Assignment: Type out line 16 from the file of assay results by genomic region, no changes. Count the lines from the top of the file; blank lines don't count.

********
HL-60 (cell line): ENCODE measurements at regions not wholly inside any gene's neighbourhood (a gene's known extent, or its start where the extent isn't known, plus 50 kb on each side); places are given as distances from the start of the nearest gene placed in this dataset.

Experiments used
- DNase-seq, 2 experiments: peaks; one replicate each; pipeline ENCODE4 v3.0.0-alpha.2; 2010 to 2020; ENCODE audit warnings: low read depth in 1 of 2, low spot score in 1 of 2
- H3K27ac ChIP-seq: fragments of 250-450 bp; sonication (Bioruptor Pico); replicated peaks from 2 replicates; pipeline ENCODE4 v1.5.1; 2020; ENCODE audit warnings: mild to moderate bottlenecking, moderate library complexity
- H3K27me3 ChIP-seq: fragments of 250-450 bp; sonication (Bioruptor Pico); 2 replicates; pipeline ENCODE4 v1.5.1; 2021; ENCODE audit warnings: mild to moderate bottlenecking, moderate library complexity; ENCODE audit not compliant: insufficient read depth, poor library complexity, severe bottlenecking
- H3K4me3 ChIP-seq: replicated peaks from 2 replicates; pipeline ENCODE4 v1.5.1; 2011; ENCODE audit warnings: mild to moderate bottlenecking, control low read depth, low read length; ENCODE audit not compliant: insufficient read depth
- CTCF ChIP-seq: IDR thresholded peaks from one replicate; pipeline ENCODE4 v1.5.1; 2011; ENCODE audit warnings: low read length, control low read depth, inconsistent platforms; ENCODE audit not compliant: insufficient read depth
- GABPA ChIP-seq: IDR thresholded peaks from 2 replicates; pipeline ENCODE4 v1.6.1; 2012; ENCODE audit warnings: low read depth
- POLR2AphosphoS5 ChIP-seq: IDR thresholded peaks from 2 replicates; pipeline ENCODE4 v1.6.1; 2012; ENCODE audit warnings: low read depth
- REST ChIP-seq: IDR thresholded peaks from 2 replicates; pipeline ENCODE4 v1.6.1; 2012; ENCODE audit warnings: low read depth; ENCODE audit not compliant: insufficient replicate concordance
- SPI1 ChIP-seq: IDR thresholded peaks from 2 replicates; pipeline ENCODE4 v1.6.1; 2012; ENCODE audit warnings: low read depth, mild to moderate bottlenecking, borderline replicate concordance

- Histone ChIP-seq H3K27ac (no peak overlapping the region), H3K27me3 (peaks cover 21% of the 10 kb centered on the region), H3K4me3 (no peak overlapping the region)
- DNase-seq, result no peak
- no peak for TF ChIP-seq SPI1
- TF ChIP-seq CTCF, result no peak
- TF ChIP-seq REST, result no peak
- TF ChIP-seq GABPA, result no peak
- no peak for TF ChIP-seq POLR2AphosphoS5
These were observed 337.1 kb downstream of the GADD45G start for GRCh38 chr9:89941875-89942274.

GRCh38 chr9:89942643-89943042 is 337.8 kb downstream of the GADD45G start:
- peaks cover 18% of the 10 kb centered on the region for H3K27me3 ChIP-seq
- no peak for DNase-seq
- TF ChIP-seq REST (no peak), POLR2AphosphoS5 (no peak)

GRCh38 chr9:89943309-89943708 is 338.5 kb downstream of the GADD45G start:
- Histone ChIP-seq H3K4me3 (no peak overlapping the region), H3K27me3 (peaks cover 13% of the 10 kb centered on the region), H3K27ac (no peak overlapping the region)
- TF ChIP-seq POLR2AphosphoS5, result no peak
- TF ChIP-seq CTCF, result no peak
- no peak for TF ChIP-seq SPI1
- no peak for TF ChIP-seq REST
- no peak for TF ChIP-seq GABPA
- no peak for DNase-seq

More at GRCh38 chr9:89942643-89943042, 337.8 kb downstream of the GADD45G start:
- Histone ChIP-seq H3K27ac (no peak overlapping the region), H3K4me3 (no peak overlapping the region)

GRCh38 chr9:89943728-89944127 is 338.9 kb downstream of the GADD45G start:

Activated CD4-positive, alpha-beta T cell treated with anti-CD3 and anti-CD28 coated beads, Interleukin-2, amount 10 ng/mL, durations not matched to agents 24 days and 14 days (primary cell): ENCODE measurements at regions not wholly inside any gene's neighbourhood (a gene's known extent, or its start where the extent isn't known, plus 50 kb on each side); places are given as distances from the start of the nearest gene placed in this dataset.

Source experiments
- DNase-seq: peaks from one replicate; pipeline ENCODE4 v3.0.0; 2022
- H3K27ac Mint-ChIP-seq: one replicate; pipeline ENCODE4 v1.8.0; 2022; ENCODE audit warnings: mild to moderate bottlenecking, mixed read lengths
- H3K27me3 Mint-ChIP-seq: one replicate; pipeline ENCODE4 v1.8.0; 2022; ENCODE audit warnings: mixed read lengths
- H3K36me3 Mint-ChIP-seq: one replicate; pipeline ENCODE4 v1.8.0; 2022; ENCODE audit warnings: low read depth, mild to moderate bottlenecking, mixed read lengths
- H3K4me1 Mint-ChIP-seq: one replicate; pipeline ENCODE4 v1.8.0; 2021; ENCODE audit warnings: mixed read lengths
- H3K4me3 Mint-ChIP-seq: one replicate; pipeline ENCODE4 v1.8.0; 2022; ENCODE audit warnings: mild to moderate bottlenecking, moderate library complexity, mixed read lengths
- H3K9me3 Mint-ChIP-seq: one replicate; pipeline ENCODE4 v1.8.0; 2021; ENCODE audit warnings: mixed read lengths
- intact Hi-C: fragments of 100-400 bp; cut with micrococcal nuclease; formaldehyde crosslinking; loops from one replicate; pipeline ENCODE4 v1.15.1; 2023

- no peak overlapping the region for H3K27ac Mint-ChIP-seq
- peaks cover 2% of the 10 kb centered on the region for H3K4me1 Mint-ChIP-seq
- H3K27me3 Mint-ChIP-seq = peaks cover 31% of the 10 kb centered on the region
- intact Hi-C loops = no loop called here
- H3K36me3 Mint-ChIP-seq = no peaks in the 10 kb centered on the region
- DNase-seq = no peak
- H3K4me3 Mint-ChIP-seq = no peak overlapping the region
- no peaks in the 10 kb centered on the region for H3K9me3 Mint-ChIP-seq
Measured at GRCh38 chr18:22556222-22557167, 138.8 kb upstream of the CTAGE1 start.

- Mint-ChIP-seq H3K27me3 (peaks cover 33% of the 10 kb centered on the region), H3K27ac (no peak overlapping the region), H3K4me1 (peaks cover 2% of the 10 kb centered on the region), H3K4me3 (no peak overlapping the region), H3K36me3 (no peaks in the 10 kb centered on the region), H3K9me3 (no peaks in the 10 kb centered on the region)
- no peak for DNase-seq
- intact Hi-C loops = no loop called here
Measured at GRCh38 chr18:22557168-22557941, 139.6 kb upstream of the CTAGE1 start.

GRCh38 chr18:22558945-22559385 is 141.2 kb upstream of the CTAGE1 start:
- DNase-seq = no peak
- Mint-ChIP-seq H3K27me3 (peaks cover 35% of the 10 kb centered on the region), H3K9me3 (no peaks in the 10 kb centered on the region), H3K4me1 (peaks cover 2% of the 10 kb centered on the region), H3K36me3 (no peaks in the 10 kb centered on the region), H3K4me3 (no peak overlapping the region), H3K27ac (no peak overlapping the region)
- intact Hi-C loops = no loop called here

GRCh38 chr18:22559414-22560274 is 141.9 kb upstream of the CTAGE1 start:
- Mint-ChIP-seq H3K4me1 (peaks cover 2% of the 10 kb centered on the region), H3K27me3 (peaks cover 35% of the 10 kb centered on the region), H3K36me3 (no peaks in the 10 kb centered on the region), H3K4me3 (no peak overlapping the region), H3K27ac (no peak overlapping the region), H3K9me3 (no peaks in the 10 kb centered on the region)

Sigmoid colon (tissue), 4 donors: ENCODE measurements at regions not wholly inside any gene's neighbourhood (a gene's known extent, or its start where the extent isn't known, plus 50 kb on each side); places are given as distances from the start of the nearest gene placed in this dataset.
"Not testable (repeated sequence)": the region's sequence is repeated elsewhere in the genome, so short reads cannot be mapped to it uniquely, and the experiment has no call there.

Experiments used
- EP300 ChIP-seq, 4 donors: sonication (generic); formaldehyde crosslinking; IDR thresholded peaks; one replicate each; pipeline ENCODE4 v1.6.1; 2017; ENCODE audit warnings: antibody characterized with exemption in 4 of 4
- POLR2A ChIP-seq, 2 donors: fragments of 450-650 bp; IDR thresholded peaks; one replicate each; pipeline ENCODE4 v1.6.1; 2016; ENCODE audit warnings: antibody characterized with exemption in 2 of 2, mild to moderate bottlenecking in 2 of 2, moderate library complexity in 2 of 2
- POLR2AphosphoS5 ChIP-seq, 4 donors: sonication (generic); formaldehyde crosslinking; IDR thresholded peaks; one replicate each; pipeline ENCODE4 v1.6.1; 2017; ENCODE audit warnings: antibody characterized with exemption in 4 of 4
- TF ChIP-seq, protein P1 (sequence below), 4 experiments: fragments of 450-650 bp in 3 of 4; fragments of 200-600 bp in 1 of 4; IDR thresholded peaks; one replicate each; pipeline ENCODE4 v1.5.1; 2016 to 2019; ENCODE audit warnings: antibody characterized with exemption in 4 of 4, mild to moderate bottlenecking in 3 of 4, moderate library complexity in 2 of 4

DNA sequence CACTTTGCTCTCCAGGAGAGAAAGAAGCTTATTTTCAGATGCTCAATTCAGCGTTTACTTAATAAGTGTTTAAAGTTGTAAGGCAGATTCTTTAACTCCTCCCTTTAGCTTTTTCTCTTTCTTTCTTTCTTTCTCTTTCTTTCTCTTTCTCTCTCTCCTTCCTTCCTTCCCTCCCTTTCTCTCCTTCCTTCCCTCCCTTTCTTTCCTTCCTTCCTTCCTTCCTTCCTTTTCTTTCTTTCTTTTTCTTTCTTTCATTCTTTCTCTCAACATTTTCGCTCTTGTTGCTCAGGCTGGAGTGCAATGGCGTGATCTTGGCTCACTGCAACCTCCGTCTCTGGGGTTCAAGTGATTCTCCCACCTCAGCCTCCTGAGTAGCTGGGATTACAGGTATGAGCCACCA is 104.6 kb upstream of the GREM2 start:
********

- TF ChIP-seq REST, result no peak